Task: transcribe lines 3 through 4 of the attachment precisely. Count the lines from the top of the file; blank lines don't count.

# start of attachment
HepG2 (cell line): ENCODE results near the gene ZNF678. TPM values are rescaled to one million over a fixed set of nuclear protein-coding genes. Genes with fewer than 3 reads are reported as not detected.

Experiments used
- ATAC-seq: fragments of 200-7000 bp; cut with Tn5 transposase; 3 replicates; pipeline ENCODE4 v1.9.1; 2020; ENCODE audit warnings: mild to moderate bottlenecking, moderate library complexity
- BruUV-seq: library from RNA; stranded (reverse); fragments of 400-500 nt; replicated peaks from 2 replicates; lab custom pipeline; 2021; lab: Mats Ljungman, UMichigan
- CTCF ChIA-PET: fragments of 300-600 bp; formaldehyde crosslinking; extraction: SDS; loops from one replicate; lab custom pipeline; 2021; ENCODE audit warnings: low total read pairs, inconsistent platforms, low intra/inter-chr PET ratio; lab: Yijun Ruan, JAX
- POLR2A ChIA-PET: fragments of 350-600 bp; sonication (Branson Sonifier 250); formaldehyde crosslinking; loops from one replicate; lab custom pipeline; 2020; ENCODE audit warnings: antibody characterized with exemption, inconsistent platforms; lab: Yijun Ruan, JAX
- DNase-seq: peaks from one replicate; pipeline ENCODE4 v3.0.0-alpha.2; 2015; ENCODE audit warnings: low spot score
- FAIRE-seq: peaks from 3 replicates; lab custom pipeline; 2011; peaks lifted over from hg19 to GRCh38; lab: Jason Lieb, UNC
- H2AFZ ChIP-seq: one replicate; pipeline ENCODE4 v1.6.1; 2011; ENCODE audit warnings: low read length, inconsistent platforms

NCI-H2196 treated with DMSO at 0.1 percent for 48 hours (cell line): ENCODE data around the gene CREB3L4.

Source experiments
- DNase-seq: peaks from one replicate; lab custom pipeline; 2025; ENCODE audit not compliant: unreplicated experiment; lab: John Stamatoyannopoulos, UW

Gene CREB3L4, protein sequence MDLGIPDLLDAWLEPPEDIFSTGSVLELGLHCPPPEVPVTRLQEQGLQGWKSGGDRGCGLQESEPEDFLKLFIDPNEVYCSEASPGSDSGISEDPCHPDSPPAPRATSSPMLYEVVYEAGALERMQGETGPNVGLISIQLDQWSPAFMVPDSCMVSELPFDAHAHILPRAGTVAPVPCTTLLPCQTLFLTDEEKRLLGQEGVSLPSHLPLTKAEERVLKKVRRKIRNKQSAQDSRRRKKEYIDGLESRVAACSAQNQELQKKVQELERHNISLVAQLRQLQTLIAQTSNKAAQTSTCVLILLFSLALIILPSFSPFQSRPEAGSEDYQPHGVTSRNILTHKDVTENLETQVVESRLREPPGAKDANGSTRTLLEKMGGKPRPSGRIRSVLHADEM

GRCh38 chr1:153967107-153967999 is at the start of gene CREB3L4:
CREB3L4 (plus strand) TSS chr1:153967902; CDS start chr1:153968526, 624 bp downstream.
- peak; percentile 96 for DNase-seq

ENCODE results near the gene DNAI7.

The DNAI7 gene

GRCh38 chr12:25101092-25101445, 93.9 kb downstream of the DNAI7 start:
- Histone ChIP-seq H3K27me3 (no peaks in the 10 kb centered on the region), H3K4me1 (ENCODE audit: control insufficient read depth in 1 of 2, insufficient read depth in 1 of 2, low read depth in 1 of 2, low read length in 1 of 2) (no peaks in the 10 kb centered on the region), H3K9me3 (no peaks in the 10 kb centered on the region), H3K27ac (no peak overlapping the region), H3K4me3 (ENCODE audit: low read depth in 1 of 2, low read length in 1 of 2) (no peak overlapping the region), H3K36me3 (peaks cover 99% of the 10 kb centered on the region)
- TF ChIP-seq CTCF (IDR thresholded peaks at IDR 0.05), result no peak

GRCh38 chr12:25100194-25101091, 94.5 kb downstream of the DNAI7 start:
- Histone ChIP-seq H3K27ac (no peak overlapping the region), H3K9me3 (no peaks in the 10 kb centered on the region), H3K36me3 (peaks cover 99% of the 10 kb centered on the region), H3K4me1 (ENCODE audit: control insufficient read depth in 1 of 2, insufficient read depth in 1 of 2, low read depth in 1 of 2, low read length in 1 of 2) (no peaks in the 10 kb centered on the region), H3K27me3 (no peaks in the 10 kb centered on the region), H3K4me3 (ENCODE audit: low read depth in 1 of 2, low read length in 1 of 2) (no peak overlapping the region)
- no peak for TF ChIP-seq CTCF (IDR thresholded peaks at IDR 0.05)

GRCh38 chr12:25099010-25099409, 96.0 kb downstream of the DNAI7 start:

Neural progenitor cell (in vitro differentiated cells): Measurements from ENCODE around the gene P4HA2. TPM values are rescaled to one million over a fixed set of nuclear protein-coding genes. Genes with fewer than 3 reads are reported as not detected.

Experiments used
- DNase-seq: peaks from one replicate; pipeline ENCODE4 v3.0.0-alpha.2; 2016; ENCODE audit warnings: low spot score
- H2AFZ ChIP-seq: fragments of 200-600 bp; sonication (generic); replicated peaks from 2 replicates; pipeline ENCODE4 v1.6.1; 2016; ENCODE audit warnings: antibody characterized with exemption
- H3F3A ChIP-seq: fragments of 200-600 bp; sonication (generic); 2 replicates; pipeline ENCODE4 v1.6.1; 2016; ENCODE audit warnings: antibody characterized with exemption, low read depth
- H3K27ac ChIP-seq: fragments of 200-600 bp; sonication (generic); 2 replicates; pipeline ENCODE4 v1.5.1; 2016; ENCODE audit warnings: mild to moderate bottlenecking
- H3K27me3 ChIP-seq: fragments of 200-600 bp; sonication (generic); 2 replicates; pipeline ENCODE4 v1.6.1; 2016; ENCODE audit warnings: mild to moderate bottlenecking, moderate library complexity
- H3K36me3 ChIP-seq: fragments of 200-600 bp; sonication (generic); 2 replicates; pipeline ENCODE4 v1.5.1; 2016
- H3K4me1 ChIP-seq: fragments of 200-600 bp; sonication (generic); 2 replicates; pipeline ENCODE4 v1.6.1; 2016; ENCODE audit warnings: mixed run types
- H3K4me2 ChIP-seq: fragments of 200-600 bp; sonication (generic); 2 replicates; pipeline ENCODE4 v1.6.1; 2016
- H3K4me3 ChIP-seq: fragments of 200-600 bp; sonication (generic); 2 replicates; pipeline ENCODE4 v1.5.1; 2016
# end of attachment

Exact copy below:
- ATAC-seq: fragments of 200-7000 bp; cut with Tn5 transposase; 3 replicates; pipeline ENCODE4 v1.9.1; 2020; ENCODE audit warnings: mild to moderate bottlenecking, moderate library complexity
- BruUV-seq: library from RNA; stranded (reverse); fragments of 400-500 nt; replicated peaks from 2 replicates; lab custom pipeline; 2021; lab: Mats Ljungman, UMichigan